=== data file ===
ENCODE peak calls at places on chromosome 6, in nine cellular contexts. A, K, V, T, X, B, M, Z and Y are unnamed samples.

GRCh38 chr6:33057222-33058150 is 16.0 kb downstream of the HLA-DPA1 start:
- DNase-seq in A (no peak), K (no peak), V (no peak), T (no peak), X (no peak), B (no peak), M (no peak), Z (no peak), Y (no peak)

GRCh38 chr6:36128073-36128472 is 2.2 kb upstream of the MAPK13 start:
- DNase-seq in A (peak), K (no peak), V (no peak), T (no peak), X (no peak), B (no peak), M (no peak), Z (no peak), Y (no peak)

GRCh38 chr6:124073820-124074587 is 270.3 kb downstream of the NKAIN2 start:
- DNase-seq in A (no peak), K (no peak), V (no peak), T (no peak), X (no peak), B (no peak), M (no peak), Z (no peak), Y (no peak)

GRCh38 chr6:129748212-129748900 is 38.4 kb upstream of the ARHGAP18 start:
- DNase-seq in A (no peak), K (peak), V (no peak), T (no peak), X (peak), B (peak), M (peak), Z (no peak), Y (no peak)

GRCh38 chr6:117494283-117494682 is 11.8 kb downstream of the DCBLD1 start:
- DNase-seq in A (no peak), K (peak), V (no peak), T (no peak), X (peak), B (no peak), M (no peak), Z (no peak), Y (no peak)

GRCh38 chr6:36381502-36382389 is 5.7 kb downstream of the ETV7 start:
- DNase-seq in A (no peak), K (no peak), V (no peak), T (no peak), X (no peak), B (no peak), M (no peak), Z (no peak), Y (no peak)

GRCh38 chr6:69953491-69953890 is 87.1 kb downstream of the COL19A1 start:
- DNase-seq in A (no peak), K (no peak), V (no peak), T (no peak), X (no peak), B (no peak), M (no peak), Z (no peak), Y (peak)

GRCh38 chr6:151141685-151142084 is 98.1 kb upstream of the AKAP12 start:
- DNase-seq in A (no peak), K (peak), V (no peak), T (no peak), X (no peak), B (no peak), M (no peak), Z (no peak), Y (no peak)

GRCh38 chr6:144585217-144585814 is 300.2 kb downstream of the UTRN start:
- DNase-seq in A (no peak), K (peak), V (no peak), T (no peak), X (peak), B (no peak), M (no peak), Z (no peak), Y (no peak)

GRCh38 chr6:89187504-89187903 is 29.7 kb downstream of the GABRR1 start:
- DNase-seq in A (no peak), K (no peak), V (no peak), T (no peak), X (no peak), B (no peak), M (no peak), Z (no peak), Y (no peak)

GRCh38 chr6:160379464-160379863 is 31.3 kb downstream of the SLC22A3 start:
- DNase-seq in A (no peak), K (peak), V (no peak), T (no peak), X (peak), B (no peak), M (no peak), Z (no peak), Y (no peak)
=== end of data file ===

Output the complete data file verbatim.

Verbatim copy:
ENCODE peak calls at places on chromosome 6, in nine cellular contexts. A, K, V, T, X, B, M, Z and Y are unnamed samples.

GRCh38 chr6:33057222-33058150 is 16.0 kb downstream of the HLA-DPA1 start:
- DNase-seq in A (no peak), K (no peak), V (no peak), T (no peak), X (no peak), B (no peak), M (no peak), Z (no peak), Y (no peak)

GRCh38 chr6:36128073-36128472 is 2.2 kb upstream of the MAPK13 start:
- DNase-seq in A (peak), K (no peak), V (no peak), T (no peak), X (no peak), B (no peak), M (no peak), Z (no peak), Y (no peak)

GRCh38 chr6:124073820-124074587 is 270.3 kb downstream of the NKAIN2 start:
- DNase-seq in A (no peak), K (no peak), V (no peak), T (no peak), X (no peak), B (no peak), M (no peak), Z (no peak), Y (no peak)

GRCh38 chr6:129748212-129748900 is 38.4 kb upstream of the ARHGAP18 start:
- DNase-seq in A (no peak), K (peak), V (no peak), T (no peak), X (peak), B (peak), M (peak), Z (no peak), Y (no peak)

GRCh38 chr6:117494283-117494682 is 11.8 kb downstream of the DCBLD1 start:
- DNase-seq in A (no peak), K (peak), V (no peak), T (no peak), X (peak), B (no peak), M (no peak), Z (no peak), Y (no peak)

GRCh38 chr6:36381502-36382389 is 5.7 kb downstream of the ETV7 start:
- DNase-seq in A (no peak), K (no peak), V (no peak), T (no peak), X (no peak), B (no peak), M (no peak), Z (no peak), Y (no peak)

GRCh38 chr6:69953491-69953890 is 87.1 kb downstream of the COL19A1 start:
- DNase-seq in A (no peak), K (no peak), V (no peak), T (no peak), X (no peak), B (no peak), M (no peak), Z (no peak), Y (peak)

GRCh38 chr6:151141685-151142084 is 98.1 kb upstream of the AKAP12 start:
- DNase-seq in A (no peak), K (peak), V (no peak), T (no peak), X (no peak), B (no peak), M (no peak), Z (no peak), Y (no peak)

GRCh38 chr6:144585217-144585814 is 300.2 kb downstream of the UTRN start:
- DNase-seq in A (no peak), K (peak), V (no peak), T (no peak), X (peak), B (no peak), M (no peak), Z (no peak), Y (no peak)

GRCh38 chr6:89187504-89187903 is 29.7 kb downstream of the GABRR1 start:
- DNase-seq in A (no peak), K (no peak), V (no peak), T (no peak), X (no peak), B (no peak), M (no peak), Z (no peak), Y (no peak)

GRCh38 chr6:160379464-160379863 is 31.3 kb downstream of the SLC22A3 start:
- DNase-seq in A (no peak), K (peak), V (no peak), T (no peak), X (peak), B (no peak), M (no peak), Z (no peak), Y (no peak)